But the X-ray pictures show very significant ellipticity. The only way this could happen is if the galaxy contains an extended "halo" of dark matter with an absolute minimum of four times more mass than there is in stars. Its gravity would distort the X-ray gas to the observed shape. A more likely estimate for the amount of dark matter in the halo is about 10 times the amount in stars, the researchers said. The hot gas itself is only a small fraction of the mass of the galaxy.

"Our results are consistent with earlier estimates of the amounts of dark matter," Mr. Buote said. "The new thing is that we have nearly a pure geometric argument that requires no major assumptions about the nature of the hot gas. Since NGC 720 is very isolated from other large galaxies, the shape of the gas is unlikely to be distorted by environmental effects."

For the past decade, some astronomers have maintained that all existing evidence for dark matter may instead indicate a breakdown of Newton's Laws over large distances or, equivalently, when the force of gravity is very weak.

A general theory known as Modification of Newtonian Dynamics or MOND was developed largely by Professor Mordehai Milgrom of the Weizman Institute in Israel to explain away previous evidence without invoking dark matter, but at the expense of either Newton's universal law of gravitation or his law of inertia.

Einstein's theory of General Relativity already supplants Newton's gravitation, but the effects are tiny except near unusually dense objects like black holes, Professor Canizares said. Over most of the universe, Newton's law has been thought to work to extremely high accuracy, except for the skeptics like Milgrom. But a preliminary analysis shows that MOND cannot explain the flattened gravitational field seen in NGC 720-it too should predict a nearly spherical shape, Professor Canizares said. If this is confirmed by the detailed analysis, then dark matter would be the only viable explanation.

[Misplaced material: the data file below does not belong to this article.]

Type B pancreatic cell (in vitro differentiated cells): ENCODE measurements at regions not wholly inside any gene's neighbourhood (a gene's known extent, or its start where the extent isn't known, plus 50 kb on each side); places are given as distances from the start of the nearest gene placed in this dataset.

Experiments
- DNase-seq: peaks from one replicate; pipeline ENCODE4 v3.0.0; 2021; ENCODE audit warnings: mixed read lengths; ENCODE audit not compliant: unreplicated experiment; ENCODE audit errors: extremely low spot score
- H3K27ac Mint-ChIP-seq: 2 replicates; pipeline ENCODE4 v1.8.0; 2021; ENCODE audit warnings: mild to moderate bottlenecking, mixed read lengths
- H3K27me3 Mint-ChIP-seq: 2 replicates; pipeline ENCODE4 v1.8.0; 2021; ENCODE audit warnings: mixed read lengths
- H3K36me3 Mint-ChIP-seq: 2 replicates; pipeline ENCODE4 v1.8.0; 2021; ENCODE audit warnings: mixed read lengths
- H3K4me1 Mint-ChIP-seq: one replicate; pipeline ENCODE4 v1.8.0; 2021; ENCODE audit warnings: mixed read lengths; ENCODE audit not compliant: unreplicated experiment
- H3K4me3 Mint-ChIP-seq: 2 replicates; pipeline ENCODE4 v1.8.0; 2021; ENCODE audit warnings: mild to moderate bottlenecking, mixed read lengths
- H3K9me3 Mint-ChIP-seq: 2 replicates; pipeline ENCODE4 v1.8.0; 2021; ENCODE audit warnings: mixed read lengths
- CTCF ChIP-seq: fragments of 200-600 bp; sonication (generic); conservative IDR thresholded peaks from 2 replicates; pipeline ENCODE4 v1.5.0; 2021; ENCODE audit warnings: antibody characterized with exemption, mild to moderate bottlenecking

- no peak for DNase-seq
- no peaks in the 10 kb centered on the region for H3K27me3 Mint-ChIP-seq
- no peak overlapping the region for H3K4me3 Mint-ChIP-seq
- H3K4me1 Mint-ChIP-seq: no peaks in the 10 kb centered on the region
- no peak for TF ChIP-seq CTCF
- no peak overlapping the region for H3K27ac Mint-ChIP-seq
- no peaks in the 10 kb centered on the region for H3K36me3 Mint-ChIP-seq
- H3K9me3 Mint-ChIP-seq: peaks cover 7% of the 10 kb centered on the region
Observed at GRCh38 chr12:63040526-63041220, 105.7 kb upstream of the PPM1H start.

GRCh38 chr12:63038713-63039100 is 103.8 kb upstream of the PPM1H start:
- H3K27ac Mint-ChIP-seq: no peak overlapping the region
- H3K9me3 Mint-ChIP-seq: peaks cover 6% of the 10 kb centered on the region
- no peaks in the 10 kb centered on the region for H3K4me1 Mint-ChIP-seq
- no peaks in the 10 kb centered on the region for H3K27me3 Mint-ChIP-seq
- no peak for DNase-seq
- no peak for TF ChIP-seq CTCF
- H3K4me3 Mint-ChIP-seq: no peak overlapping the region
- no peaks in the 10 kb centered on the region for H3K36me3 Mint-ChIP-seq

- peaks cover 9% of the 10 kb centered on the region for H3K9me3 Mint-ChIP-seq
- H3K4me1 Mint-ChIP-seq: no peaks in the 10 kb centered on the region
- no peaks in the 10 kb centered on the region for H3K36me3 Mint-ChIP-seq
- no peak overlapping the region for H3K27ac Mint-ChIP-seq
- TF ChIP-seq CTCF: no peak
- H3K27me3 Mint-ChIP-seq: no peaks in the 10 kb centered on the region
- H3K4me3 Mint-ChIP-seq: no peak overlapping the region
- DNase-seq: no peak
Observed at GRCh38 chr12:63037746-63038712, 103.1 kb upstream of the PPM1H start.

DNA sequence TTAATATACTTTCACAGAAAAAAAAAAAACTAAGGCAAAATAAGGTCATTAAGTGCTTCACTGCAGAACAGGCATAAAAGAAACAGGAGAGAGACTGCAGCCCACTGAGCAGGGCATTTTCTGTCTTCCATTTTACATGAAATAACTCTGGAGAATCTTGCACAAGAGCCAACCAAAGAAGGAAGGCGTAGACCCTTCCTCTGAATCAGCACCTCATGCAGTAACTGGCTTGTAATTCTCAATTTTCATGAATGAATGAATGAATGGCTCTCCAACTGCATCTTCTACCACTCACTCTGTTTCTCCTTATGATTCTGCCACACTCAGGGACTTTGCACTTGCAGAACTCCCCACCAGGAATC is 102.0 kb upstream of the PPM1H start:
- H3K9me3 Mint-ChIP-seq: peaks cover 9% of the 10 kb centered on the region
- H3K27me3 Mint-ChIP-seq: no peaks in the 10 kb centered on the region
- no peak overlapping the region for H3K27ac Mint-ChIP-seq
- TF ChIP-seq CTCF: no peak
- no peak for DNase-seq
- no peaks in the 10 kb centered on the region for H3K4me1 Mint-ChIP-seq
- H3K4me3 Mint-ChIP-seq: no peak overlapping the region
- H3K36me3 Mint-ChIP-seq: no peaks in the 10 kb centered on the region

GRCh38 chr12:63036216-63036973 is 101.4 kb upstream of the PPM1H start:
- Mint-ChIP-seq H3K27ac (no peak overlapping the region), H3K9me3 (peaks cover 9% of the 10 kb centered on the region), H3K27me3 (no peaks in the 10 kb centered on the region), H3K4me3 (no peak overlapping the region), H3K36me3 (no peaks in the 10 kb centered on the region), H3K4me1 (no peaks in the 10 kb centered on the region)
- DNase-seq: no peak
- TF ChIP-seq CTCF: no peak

Professor Canizares noted that "most astronomers have continued to believe in Newton, but we've also harbored secret doubts now and then. I think this evidence permits us to rest a lot easier about Sir Isaac."

Another interesting finding is that the dark matter halo of NGC 720 itself has the shape of a flattened ellipsoid with one axis roughly twice the other. This can give clues about the processes that formed the galaxy, presumably billions of years ago when the universe was only a fraction of its present age, the MIT researchers say.

The flat halo is consistent with predictions from the currently popular Cold Dark Matter model of cosmology. Numerical simulations carried out on large supercomputers predict galaxy halos, which, on average, are flatter than the distribution of stars in elliptical galaxies. The new observations support those predictions, Mr. Buote said.

A version of this
article appeared in the
June 16, 1993

issue of MIT Tech Talk (Volume
37, Number
36).


Topics: Space, astronomy and planetary science